The news from across the pond today is that the UK government is announcing that it will miss its target set in 1999 to reduce the number of children in poverty by 1 million. According to the BBC, “Department for Work and Pension figures show the number of children in poverty has fallen by 700,000 since 1999, missing the target by 300,000.”
This has resulted in the typical responses when government programs fail: calls to “redouble” efforts and to increase funding, spin the results as a measure of success, and acknowledge that there is “still much to be done.”
But one member of the government seems to have an idea of the right solution. “The Conservatives’ David Ruffley, spokesman on welfare reform, said it was ‘disappointing’. He said his party agreed on the aim but not the means of reducing child poverty.”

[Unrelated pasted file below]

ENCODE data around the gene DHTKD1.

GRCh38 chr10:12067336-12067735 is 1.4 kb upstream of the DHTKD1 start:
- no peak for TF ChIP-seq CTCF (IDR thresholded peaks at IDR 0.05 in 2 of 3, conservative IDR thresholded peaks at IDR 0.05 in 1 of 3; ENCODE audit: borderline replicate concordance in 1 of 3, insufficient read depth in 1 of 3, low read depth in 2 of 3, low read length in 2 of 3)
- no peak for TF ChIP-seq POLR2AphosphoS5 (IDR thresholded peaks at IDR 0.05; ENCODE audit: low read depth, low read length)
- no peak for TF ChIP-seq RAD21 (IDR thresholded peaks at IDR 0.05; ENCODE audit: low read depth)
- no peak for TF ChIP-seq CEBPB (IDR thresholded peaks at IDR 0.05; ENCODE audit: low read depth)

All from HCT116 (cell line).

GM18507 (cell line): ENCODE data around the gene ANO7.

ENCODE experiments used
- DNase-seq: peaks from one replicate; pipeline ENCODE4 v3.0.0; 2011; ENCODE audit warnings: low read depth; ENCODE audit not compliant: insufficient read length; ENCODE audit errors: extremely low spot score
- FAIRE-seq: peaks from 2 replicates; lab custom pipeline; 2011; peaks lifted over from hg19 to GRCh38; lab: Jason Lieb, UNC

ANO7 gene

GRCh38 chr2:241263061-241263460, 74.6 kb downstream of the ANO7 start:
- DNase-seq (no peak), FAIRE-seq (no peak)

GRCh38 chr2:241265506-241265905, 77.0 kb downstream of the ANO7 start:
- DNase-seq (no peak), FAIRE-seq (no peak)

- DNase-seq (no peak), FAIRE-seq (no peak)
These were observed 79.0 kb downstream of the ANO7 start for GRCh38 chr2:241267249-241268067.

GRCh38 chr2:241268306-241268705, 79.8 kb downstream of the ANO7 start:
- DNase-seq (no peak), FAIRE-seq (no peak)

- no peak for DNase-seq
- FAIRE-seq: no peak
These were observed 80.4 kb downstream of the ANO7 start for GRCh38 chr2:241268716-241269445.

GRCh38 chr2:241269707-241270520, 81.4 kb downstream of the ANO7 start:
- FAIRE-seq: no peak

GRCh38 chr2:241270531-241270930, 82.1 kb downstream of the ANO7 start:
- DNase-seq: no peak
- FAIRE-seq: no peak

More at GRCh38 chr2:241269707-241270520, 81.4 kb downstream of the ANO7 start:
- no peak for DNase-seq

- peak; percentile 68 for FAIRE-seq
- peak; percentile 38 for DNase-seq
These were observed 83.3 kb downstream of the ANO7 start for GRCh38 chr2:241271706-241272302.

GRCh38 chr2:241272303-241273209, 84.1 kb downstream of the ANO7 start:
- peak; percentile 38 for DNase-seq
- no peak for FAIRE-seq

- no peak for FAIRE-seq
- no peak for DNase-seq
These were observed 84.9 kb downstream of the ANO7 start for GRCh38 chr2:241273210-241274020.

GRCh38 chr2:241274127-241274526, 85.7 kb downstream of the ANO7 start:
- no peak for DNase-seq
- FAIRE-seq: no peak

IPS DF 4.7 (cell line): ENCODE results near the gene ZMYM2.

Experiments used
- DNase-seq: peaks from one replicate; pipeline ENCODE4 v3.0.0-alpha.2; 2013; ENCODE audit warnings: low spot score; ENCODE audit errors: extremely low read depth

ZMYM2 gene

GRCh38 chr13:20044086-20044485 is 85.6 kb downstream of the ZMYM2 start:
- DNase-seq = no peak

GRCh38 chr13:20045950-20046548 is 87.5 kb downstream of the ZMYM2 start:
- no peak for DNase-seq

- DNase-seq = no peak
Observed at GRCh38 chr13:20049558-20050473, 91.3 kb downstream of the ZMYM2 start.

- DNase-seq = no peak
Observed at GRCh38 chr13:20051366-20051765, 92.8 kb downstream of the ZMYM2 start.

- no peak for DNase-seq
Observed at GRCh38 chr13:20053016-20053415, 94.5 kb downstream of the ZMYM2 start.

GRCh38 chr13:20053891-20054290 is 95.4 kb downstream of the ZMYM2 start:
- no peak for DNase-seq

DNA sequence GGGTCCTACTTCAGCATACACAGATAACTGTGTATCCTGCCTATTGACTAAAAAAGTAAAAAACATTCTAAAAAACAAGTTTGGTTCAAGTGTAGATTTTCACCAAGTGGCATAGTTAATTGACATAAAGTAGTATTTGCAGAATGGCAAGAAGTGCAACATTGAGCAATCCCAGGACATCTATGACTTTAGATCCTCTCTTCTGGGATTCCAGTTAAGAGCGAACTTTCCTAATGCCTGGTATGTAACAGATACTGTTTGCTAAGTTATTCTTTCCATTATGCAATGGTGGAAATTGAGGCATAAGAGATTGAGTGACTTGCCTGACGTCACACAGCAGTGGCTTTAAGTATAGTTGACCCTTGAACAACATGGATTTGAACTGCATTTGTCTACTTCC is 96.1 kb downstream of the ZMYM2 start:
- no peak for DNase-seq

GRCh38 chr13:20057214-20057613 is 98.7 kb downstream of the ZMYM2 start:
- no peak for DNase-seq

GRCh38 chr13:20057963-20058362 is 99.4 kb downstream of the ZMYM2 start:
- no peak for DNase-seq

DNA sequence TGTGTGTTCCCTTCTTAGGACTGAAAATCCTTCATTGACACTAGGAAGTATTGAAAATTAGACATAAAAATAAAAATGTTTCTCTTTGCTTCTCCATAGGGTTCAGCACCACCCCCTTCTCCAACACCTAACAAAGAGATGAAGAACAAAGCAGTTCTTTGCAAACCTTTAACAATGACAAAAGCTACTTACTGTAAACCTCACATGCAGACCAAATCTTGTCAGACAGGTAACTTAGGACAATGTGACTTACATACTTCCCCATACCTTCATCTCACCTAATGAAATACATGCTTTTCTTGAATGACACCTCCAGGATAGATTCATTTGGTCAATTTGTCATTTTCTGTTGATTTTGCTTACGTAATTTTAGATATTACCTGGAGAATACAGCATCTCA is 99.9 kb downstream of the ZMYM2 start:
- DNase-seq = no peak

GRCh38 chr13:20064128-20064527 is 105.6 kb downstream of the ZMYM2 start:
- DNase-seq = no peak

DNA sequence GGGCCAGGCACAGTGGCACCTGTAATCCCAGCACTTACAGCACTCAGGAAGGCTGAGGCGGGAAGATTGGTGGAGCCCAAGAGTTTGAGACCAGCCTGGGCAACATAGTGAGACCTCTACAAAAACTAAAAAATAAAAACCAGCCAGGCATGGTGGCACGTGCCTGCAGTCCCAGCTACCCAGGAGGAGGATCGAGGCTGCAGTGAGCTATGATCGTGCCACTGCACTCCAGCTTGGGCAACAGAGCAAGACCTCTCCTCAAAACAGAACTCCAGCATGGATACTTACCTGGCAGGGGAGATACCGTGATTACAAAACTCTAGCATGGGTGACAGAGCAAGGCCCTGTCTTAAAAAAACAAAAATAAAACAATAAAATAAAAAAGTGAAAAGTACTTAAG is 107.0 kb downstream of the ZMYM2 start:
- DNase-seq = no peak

“Child poverty is a scourge in society. And the numbers are too high. But what I think needs to be done is more creative and imaginative thinking,” he said.
Government should not be at the front lines of the fight against poverty for one simple reason: it does not create wealth. Entrepreneurs and commercial enterprises do. And as such government certainly should not be the only element in combatting poverty.
David Laws MP, Liberal Democrat Shadow Work and Pensions Secretary, gets at the heart of the issue when he says, “It is no surprise the Government is failing to deliver when the CSA is in chaos, tax credits are a mess and our lone parents employment rate is one of the lowest in Europe” (emphasis added).
That final point is crucial. Unless the government is going to create jobs for these parents in one of its many departments and bureaus, it falls to businesses to employ them. This is how it should be, of course, and any responsible poverty fighting strategy needs to reckon with this reality.